An empirical analysis of video viewing behaviors in flipped CS1 courses

Suzanne L. Dazo, Nicholas R. Stepanek, Robert Fulkerson, Brian Dorn

Research output: Chapter in Book/Report/Conference proceedingConference contribution

6 Scopus citations

Abstract

Video-enabled education is becoming increasingly popular in support of active learning in CS education. Although present work on both video based learning and ipped class- rooms emphasize the necessity for students to view the ma- Terials, there is a lack of detailed, objective data on student viewing behaviors. This article aims to use fine grain student log data from TrACE, an asynchronous media platform, to understand student viewing behaviors in three sections of a ipped CS1 course taught by the same instructor. We find that students often have low compliance with video view- ing expectations in one section, and that re-watching course content does not often occur. Watching course content ear- lier has a significant correlation to course performance, and other behaviours correlate when compliance is not enforced via course requirements. These findings highlight concerns for ipped classroom researchers and suggest methods in- structors can use to improve student viewing behaviors.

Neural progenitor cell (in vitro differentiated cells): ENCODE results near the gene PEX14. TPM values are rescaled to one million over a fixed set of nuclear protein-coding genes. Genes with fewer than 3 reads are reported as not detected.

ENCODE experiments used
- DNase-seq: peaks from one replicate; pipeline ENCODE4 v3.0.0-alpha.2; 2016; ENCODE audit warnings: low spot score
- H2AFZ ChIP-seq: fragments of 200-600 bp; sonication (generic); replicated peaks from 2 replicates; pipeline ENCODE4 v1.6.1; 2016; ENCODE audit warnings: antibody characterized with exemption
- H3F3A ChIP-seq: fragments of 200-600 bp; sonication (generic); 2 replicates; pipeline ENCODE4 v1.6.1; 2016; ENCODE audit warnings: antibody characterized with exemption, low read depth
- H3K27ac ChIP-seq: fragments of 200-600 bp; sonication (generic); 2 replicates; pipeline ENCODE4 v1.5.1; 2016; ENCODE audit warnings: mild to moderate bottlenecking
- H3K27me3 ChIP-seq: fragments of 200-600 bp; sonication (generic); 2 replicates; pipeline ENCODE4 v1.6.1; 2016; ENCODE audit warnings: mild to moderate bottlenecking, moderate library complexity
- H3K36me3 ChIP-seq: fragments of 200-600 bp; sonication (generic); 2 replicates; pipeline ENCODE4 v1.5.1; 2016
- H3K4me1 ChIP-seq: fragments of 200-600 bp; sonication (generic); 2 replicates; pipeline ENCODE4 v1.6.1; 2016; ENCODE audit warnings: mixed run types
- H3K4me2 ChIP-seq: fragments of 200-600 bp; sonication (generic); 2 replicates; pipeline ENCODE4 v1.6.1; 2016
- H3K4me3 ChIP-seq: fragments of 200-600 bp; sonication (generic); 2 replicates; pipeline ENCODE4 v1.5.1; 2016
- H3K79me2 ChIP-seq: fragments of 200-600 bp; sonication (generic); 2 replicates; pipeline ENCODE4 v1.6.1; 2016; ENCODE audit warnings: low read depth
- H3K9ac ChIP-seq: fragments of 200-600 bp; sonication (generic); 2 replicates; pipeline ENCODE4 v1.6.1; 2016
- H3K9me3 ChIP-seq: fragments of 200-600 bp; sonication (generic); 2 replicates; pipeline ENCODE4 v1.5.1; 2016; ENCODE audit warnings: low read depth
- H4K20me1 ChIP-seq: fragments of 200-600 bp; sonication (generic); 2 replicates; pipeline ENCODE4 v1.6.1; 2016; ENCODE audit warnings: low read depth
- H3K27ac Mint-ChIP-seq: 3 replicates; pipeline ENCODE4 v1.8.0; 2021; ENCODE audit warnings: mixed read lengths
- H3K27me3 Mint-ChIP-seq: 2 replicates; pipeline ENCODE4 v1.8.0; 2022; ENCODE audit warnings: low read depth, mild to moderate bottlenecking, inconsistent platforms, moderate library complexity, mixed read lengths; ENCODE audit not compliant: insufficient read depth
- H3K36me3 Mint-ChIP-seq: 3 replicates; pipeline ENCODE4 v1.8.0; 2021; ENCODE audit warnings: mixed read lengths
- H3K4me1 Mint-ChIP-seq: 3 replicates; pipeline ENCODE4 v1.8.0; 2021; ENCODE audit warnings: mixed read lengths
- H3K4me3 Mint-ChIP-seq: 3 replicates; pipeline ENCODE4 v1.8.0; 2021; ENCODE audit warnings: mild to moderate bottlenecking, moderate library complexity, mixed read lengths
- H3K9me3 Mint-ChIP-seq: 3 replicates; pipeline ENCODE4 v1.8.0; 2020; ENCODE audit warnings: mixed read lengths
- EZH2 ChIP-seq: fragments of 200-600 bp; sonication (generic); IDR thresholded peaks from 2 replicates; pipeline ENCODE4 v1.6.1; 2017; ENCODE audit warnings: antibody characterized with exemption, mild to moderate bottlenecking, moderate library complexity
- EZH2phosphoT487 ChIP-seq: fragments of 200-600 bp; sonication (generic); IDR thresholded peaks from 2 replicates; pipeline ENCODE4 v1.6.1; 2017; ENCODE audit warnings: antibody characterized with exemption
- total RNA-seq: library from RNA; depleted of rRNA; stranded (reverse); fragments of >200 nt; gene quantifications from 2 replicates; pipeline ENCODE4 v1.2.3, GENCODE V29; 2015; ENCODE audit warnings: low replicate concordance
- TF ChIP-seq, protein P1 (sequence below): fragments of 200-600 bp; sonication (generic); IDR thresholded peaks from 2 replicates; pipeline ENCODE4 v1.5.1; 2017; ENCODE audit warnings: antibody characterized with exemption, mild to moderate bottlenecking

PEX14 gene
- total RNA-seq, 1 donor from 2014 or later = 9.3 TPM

Original languageEnglish (US)
Title of host publicationITiCSE 2016 - Proceedings of the 2016 ACM Conference on Innovation and Technology in Computer Science Education
PublisherAssociation for Computing Machinery
Pages106-111
Number of pages6
ISBN (Electronic)9781450342315
DOIs
StatePublished - Jul 11 2016
Event2016 ACM Conference on Innovation and Technology in Computer Science Education, ITiCSE 2016 - Arequipa, Peru
Duration: Jul 11 2016Jul 13 2016

Publication series

NameAnnual Conference on Innovation and Technology in Computer Science Education, ITiCSE
Volume11-13-July-2016
ISSN (Print)1942-647X

Conference

Conference2016 ACM Conference on Innovation and Technology in Computer Science Education, ITiCSE 2016
CountryPeru
CityArequipa
Period7/11/167/13/16

Keywords

  • Ipped courses
  • Online video usage

ASJC Scopus subject areas

  • Management of Technology and Innovation
  • Education

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